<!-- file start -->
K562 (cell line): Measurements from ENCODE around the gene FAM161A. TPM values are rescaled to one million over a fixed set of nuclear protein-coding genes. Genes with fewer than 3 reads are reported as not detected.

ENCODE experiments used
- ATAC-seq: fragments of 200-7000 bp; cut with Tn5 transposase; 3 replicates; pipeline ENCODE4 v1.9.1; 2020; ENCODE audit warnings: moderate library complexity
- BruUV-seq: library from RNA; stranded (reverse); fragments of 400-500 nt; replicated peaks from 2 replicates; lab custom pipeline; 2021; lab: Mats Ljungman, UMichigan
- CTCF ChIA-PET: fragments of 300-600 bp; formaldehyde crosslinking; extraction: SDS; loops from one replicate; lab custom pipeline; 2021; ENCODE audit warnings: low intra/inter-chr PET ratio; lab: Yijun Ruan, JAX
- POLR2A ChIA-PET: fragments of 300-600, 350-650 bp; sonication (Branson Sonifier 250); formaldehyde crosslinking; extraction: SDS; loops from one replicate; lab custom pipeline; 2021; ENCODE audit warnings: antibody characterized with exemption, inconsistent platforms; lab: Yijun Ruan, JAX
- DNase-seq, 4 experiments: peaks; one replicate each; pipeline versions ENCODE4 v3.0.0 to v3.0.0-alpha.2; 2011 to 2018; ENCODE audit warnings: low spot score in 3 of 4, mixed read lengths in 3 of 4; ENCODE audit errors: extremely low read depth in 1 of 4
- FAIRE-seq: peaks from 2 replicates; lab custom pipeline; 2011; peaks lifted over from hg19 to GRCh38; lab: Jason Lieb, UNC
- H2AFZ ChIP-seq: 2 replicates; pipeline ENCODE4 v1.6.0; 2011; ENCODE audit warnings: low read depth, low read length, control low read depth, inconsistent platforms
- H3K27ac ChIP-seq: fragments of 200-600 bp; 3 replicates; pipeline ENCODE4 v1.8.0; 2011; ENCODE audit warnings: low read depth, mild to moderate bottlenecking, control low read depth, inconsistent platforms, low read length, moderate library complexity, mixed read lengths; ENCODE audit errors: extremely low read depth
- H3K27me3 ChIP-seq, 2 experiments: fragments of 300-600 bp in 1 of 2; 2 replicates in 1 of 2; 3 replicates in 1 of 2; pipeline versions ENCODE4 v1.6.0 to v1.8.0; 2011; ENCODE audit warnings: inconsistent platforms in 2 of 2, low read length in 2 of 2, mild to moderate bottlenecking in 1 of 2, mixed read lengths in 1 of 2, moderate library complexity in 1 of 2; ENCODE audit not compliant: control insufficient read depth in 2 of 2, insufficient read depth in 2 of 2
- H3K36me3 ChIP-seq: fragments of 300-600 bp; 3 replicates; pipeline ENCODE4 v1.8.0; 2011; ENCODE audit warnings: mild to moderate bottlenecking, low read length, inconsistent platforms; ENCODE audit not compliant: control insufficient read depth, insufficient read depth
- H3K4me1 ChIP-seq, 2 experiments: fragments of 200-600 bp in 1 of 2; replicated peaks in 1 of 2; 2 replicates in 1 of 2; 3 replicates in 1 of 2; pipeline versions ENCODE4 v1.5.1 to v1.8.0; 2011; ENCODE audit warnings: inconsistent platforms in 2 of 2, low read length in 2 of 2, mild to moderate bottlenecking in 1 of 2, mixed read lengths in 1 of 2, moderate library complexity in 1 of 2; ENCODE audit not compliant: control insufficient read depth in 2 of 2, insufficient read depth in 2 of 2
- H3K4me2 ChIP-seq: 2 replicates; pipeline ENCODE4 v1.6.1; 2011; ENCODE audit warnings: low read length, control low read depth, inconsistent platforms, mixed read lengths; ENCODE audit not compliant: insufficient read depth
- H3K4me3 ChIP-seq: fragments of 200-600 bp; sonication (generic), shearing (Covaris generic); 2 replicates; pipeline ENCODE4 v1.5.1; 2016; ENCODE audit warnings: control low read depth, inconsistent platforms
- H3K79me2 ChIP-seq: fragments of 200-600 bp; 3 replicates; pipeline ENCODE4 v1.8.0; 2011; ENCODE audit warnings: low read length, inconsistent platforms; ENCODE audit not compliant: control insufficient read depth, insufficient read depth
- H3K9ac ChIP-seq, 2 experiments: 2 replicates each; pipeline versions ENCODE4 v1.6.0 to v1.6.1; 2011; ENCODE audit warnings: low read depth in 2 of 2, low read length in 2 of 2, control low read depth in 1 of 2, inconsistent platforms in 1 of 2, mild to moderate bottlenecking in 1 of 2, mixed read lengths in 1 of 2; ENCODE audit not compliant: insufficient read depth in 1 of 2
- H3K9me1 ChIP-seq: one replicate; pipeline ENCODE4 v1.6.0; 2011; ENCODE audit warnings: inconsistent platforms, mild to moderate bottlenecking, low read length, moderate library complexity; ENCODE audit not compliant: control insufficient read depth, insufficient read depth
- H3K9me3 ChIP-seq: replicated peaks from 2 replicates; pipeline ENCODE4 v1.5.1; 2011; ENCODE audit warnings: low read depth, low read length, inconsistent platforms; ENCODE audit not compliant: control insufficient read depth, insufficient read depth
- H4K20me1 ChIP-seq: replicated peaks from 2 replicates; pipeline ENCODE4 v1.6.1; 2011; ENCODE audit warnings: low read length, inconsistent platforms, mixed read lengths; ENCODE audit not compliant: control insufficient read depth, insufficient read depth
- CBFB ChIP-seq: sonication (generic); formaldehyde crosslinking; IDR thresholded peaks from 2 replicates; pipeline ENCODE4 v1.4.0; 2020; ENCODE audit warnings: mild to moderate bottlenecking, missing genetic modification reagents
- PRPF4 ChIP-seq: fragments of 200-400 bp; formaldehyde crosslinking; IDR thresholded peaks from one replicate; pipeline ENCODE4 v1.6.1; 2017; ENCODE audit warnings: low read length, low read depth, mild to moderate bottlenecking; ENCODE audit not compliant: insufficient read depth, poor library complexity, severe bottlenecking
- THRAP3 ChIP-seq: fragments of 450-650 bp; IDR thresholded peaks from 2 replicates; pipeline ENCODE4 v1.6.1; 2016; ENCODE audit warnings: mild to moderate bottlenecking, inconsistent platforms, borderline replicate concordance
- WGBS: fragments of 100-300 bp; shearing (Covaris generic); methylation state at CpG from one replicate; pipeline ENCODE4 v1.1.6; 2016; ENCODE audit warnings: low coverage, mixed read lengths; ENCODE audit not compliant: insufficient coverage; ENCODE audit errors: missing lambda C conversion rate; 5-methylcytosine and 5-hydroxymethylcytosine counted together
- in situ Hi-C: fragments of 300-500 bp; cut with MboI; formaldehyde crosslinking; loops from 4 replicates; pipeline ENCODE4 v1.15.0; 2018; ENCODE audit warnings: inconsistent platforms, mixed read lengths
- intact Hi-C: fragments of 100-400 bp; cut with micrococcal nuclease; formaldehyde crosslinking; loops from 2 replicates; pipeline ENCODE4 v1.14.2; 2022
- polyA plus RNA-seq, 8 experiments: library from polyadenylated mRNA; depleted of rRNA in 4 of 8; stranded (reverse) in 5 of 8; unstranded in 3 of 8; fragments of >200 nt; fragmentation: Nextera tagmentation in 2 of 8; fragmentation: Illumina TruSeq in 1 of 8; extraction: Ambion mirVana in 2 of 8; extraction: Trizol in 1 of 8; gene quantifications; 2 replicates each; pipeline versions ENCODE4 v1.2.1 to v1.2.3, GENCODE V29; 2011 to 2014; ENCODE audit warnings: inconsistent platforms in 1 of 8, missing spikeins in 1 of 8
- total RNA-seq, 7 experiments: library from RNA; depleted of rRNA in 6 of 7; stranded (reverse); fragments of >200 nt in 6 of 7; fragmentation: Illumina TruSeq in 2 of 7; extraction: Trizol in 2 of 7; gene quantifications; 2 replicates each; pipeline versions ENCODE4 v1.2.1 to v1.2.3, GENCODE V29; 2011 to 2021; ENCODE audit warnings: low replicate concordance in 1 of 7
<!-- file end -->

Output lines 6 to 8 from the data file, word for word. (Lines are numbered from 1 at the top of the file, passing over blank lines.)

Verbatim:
- POLR2A ChIA-PET: fragments of 300-600, 350-650 bp; sonication (Branson Sonifier 250); formaldehyde crosslinking; extraction: SDS; loops from one replicate; lab custom pipeline; 2021; ENCODE audit warnings: antibody characterized with exemption, inconsistent platforms; lab: Yijun Ruan, JAX
- DNase-seq, 4 experiments: peaks; one replicate each; pipeline versions ENCODE4 v3.0.0 to v3.0.0-alpha.2; 2011 to 2018; ENCODE audit warnings: low spot score in 3 of 4, mixed read lengths in 3 of 4; ENCODE audit errors: extremely low read depth in 1 of 4
- FAIRE-seq: peaks from 2 replicates; lab custom pipeline; 2011; peaks lifted over from hg19 to GRCh38; lab: Jason Lieb, UNC